But so if I am sniffing here at position A then what you see is you see that I am using Tor you can't see anything else If I am sniffing here or here I learn nothing right apart from this encrypted messages going on Tor these onion routers are listed publicly in the directory so finding their identity is not a Great concern of mine if I am sniffing a position B at the exit node I find out that someone on Tor is visiting this website if it's encrypted Let's say using TLS Then that's all I find out the next question that people be asking is what happens if I control both A and B All right, if I am at the front of the network going in and at the exit node Can I start to find out? What's going on? And the answer is yes, right? That's the weakness of Tor and something that basically is unsolvable apart from just to be very very vigilant So how would this work, well? You've got to remember that this is the big network. There's lots of users on it C is not the only person talking to this router, right? He's going to be the intermediary for conversations the third node the second node the first node He might be an exit node. He might also be talking to servers There's a lot of traffic going in and out like some of which is Tor some of which is not What we're talking about is looking at a lot of traffic coming from my machine to this router And a lot of traffic going from other routers to websites and trying to correlate them and work out what it was that I did Right, which is not an easy job, but you can imagine that if you've got some time signature of messages But let's say a sort of message, message, message, message, message Then talking to this server coming out here is going to be a kind of mess of lots of messages But you might be able to find the key points that match up With what I sent in like that's the idea this traffic.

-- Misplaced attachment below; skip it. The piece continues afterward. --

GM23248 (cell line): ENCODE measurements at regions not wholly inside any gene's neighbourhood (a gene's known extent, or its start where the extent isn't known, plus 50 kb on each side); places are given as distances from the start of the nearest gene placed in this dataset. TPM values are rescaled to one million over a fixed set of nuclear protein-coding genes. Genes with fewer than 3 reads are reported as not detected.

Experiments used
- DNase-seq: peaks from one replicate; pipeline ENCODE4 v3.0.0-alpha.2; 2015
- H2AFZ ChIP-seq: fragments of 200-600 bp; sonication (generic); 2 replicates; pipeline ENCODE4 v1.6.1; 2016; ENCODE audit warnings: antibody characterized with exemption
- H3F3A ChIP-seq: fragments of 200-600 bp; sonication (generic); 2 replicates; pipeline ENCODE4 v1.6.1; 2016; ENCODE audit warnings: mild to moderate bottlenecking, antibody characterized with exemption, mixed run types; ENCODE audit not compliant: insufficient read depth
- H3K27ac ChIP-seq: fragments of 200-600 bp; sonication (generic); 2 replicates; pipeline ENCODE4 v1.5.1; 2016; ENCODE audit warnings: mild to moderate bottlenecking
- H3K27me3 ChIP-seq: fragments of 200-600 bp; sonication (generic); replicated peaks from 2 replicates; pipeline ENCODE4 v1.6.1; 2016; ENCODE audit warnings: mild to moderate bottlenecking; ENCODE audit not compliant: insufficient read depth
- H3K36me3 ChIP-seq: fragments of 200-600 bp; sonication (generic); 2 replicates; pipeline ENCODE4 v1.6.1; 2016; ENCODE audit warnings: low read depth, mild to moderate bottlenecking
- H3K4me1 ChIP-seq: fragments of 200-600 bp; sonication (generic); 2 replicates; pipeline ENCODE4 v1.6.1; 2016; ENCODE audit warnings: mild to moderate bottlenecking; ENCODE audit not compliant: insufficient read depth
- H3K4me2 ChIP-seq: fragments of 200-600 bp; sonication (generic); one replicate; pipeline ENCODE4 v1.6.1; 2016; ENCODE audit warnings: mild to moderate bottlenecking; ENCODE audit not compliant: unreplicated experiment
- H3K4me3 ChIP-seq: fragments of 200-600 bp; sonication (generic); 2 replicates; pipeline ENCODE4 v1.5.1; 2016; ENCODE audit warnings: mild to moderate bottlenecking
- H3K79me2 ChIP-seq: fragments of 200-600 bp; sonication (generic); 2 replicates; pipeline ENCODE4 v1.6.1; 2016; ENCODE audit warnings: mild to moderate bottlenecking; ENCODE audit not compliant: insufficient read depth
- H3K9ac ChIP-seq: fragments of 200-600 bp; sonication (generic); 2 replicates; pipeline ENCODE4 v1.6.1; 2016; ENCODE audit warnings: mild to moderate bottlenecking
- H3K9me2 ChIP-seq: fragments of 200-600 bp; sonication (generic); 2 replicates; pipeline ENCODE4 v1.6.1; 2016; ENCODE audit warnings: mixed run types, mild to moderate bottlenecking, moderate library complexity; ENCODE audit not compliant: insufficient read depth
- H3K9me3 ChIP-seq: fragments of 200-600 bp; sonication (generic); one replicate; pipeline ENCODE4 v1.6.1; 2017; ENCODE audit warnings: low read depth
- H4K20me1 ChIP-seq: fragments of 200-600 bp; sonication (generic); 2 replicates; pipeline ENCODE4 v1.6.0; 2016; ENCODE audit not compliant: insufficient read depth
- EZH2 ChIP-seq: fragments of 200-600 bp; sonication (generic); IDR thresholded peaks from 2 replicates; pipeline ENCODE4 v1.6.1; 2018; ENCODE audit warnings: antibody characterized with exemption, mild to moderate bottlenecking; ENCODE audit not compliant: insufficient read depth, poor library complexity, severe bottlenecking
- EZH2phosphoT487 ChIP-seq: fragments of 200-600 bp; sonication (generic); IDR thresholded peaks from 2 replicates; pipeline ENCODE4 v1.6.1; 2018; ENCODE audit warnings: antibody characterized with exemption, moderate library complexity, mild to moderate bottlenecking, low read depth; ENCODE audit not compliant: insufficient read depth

Analysis is the main Approach to essentially De-Anonymizing people if you found that I sent 15 messages of a certain size and a certain Sort of Tempo should we say and Then you found out that those 50 messages came out somewhere else on the network At the same just shortly after let's say a half a second after, at the exact same tempo That's a little bit interesting. With all these layers of encryption does that change the file size? No, which is a good thing right? This is cleverly designed with that in mind So Tor messages are called cells and cells are 512 bytes long. They're always 512 bytes long the way that a router works out whether it's Reading a message or whether it needs to forward it on it's basically based on a small hash or digest that's held in the message essentially it looks at the tail end of the message, calculates a hash on it and goes well that doesn't match the hash I've got at all it must still be encrypted because it's nonsense So then it knows to forward it on, see. And it does this by basically avoiding changing the size of the message it will be obvious as you say right if if three layers of Encryption added ahead of each time You would know how far along the hops were and the whole attack would be a lot easier Right so onion routing is based around the idea that any message between any node in the network looks like any other message Right it could be the first one could the last one it could be something in the middle Right it could have nefarious information on it.

It could have perfectly benign information on it impossible to know all right Which is really really clever. There's a lot of research on Tor that goes into Working out how to minimize a chance for both A and B are nefarious That's the idea, so this is why they sometimes call these guard nodes because usually you select some trusted ones And you only use those for example. We don't pick at random because lots of